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Sunday
Mar242013

Case Report- Belgium Draft Nurse Mare with Chronic Progressive Lymphedema

Entry, Case Study
Rachel Ruden, University of Pennsylvania

History:

Lewie presented with gross lesions on both front fetlocks and a small cluster of nodules on the dorsal surface of her left hind pastern. The affected area was clearly painful. Her fetlocks were so swollen with edema it was hard to separate individual lesions, and they readily bled when manipulated. The odor and fluid attracted flies, but upon further examination, the moist spaces were also supporting colony of maggots. Finally, movement was onerous. All of these signs indicated Lewie was suffering from Chronic Progressive Lymphedema (CPL), commonly called Draft Horse Dermatitis. This is a skin disease that causes inflammation of the legs, most commonly affecting the fetlock region. Though the original insult may be a cut, the disease becomes escalated by secondary infections that produce edematous nodules that bleed and fester. Finally, ectoparasites complicate the issue, especially in mares that should not be treated with medications like Frontline while nursing. There is no cure for CPL, and due to its progressive and debilitating nature, this disease will put an early end to a horse’s career, and often, its life.

 

Assessment:

Though Lewie had a valuable role as a nurse mare for a prominent breeding farm, treatment was definitely not a priority. This was a great opportunity for a budding pre-vet to have some independence in determining the following treatment plan. As an unpaid intern, I was also afforded the opportunity to allocate my time as I saw fit. Naturally, I made CPL my project for the summer. Though I could have done without the maggots, one of the veterinary technicians on staff suggested that the maggots could be beneficial by stripping the lesions of necrotic, infected tissue. Numbers noticeably diminished as the tissue became healthier, so perhaps her outlook was right on target. There is a dearth of literature surrounding CPL and its management, so all I can provide is an anecdote of my personal success in improving the quality of life of this special mare.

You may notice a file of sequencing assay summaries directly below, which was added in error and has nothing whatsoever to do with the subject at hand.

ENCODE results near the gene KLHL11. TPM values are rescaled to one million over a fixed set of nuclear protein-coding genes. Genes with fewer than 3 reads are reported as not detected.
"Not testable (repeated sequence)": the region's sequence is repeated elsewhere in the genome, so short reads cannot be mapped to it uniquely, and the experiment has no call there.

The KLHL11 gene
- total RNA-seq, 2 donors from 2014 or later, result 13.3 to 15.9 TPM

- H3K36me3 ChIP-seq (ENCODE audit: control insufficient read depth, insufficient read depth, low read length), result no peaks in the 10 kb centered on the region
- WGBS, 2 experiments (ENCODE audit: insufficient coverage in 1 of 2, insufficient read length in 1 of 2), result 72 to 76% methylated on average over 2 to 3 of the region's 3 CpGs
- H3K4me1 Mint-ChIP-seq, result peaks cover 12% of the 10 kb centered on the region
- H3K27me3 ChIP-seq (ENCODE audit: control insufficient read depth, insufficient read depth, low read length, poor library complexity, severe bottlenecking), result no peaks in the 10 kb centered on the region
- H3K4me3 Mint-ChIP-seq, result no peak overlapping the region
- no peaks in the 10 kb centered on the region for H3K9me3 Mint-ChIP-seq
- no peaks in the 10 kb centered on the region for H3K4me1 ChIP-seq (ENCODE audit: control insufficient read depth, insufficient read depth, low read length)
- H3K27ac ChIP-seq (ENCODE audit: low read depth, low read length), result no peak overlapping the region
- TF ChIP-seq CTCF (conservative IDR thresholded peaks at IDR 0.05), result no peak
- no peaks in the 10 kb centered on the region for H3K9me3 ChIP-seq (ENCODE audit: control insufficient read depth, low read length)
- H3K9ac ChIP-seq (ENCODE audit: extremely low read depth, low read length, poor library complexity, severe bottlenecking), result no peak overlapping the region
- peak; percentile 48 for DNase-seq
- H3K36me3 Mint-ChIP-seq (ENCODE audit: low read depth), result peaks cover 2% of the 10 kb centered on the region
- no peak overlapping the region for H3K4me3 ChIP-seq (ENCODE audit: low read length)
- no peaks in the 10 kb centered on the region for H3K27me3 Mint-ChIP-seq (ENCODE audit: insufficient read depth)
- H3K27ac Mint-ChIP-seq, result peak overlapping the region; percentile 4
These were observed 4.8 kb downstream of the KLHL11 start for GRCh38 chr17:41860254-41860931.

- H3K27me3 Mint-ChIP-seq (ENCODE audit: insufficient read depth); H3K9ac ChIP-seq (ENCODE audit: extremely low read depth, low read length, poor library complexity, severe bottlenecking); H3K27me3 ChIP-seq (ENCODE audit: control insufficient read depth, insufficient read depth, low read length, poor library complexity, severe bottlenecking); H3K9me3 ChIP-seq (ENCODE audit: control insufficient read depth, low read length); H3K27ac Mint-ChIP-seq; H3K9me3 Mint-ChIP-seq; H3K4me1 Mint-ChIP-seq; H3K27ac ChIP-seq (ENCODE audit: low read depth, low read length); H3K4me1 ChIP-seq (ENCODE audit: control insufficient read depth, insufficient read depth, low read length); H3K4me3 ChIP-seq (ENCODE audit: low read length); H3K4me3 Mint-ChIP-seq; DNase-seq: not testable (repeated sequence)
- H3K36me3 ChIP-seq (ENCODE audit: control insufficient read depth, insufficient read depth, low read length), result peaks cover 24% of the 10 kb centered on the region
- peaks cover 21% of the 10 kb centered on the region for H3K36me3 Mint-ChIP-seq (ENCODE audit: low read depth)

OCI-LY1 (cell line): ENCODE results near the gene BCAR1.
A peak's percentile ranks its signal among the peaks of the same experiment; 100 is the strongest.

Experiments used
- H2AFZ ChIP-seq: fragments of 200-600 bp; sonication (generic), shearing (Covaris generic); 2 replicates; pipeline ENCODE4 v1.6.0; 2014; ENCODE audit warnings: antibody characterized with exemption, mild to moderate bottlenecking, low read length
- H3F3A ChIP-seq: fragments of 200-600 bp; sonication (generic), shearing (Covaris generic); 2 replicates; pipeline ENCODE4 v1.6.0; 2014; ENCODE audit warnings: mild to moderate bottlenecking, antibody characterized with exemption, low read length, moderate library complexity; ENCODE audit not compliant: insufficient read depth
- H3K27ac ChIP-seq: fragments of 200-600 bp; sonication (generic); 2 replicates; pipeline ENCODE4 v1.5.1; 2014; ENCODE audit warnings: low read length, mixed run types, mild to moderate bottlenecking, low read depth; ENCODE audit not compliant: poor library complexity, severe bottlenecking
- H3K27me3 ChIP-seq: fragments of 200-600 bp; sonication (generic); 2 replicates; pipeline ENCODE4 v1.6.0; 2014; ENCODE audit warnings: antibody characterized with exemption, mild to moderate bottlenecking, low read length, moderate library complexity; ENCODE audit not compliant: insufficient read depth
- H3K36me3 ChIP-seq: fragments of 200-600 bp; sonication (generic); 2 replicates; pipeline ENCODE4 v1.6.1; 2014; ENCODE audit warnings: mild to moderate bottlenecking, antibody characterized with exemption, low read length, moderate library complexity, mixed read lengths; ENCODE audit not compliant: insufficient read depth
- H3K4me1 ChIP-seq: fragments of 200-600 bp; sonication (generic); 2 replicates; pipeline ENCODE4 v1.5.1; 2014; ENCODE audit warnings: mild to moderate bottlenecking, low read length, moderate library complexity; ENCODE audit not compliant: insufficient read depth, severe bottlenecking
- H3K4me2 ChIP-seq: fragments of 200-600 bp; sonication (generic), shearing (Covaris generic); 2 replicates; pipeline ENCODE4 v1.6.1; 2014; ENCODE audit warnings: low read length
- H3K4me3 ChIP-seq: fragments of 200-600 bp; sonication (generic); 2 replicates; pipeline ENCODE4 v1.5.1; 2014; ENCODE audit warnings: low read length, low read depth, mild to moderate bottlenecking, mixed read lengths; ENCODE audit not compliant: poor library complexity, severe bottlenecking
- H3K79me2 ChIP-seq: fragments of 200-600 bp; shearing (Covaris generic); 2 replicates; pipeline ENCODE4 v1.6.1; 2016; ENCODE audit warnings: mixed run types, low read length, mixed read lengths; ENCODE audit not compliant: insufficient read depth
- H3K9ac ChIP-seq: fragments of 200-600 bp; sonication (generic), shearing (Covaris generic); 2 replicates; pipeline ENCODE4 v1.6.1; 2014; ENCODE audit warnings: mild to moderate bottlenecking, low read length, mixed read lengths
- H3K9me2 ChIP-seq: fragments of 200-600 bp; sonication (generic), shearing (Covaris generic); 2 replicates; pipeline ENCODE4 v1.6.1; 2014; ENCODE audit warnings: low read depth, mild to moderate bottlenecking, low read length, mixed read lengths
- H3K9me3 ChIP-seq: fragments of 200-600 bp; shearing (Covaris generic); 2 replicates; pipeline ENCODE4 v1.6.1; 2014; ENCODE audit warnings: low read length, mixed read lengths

Treatment:

For seven weeks, I followed a strict treatment protocol. Every morning I cleansed her legs using an apricot-sulfur shampoo. I then used a manual pump sprayer, like that used for gardening, to saturate the affected region with a dilute sulfur-lime solution followed by a topcoat of fly spray. The pump sprayer was definitely the part when Lewie showed the most resistance. I imagine the solution stung upon application, and the method of application may have also been painful. However, when you are working with a stomping animal that weighs close to a ton with baseball mit-sized hooves, I decided this the safest method. I also trimmed the matted air between lesions to reduce the buildup of dirt and sweat between lesions.

Over the period of five weeks I noticed a drastic improvement in the size and smell of these nodules. They became much less tender to handling, and her mobility improved. Several times Lewie actually cantered away from me when I came to bring her for treatment. There also seemed to be a decrease in the number of individual lesions and associated maggots. The surface was significantly smoother, and after almost two months of treatment, one of the nodules fell off. This disease can never be “cured” so-to-speak, but rigorous maintenance can keep it from becoming debilitating. My personal results even suggest the potential for some reversal.

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